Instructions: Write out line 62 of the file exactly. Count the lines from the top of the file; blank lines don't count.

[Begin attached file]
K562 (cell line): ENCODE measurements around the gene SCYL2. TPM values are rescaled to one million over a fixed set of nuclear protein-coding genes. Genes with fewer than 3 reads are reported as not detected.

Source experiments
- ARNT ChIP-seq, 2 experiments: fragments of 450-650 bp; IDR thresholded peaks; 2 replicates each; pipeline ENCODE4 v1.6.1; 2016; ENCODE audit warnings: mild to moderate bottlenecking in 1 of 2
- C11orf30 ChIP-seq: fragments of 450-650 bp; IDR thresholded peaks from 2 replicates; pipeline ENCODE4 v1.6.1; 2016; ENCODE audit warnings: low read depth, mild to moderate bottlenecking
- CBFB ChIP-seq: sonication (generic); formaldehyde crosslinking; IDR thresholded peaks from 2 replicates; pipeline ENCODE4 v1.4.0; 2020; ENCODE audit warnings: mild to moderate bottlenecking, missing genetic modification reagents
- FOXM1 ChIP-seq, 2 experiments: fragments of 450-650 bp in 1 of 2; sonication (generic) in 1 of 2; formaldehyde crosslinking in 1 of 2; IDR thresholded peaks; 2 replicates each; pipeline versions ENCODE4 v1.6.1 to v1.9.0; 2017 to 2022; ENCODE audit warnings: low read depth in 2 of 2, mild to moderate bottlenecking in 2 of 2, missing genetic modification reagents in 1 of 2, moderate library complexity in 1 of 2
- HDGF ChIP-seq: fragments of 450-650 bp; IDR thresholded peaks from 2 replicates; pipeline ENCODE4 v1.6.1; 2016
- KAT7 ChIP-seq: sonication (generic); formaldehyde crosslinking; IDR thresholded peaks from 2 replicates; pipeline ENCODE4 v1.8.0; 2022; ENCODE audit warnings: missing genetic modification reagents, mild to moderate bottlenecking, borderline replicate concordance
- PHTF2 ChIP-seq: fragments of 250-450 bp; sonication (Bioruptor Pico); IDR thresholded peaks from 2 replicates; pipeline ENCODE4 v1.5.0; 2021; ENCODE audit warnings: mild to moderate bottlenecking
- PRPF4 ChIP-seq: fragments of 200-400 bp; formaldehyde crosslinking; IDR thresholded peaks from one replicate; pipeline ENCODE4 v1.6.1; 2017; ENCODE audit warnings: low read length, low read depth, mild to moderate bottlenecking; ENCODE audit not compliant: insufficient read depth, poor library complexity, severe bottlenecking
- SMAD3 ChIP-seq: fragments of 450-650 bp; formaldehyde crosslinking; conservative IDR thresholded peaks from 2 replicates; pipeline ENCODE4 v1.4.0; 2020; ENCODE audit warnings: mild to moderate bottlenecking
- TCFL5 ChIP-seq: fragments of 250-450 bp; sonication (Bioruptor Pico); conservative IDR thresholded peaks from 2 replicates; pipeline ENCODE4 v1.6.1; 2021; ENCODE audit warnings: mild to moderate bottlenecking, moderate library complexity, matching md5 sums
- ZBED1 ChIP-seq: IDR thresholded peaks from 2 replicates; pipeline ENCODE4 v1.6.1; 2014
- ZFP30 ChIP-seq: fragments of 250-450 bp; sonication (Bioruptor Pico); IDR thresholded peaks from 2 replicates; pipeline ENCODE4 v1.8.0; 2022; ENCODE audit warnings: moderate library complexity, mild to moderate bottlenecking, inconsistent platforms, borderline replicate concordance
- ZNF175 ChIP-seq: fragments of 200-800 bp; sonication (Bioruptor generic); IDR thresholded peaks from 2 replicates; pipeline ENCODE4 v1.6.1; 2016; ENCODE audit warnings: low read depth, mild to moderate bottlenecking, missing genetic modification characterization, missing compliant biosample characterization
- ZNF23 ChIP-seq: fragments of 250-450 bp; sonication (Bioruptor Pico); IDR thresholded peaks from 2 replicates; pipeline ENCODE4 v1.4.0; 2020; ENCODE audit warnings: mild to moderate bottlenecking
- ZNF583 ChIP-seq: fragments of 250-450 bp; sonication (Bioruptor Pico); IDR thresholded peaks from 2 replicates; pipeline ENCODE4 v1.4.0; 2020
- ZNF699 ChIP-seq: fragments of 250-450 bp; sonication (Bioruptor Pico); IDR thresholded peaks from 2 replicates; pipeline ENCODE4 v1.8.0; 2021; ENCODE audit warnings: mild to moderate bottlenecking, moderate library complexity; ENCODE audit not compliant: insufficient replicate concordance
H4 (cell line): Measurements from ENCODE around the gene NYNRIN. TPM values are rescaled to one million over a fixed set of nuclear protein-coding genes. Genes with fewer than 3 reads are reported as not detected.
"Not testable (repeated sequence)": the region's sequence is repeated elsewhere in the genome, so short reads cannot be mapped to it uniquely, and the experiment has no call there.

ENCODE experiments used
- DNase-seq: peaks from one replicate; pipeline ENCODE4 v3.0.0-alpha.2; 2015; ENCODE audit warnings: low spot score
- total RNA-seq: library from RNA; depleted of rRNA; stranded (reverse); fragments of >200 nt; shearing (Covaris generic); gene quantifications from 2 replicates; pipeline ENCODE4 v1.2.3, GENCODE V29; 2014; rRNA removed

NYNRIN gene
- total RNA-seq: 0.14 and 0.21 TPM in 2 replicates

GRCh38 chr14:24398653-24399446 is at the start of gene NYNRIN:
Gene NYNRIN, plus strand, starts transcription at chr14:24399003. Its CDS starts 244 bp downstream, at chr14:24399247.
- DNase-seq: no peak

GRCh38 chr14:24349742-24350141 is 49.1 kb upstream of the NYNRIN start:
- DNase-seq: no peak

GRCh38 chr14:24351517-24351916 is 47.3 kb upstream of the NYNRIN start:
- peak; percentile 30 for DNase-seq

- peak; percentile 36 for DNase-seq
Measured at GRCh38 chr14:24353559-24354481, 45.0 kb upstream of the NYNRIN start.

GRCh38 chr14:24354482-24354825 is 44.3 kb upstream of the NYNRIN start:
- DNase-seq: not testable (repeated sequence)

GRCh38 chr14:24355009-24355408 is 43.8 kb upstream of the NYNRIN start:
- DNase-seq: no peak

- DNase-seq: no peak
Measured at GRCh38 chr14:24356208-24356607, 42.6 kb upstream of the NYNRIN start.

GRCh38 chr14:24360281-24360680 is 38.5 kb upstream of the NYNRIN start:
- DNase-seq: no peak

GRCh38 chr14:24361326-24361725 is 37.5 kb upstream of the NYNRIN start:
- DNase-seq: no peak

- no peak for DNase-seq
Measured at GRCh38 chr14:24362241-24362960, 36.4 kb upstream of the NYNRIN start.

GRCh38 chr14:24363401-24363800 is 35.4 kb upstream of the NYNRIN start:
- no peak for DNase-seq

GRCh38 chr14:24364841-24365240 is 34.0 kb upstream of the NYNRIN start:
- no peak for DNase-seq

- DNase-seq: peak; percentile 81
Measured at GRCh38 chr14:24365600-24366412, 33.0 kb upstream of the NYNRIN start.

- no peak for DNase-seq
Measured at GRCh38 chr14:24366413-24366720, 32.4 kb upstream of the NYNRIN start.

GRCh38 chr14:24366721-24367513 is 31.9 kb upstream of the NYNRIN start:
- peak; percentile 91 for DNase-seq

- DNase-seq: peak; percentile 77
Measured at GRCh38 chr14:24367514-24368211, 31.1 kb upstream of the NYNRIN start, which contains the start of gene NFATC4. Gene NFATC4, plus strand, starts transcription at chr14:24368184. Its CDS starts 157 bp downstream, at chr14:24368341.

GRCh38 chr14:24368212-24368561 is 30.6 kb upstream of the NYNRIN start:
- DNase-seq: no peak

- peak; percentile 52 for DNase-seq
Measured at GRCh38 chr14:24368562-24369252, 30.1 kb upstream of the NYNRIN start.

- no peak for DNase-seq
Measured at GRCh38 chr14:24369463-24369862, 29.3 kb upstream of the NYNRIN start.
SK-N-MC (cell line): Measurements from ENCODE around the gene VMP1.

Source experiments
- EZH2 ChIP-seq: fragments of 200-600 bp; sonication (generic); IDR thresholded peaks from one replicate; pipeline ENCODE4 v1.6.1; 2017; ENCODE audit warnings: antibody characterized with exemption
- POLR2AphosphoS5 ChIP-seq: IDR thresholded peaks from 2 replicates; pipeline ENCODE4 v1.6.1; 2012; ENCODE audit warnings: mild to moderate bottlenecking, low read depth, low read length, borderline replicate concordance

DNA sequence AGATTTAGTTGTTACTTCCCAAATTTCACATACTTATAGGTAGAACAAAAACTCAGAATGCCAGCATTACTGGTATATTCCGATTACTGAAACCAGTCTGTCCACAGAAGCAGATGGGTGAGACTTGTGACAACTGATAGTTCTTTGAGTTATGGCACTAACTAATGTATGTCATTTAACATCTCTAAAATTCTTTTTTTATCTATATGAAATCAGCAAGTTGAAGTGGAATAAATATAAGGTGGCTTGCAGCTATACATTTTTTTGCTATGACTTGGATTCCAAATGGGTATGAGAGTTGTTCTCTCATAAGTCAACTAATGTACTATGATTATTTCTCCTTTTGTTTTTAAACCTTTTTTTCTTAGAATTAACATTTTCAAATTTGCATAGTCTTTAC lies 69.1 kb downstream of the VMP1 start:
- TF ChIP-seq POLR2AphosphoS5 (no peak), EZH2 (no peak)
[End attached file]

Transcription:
Measured at GRCh38 chr14:24368562-24369252, 30.1 kb upstream of the NYNRIN start.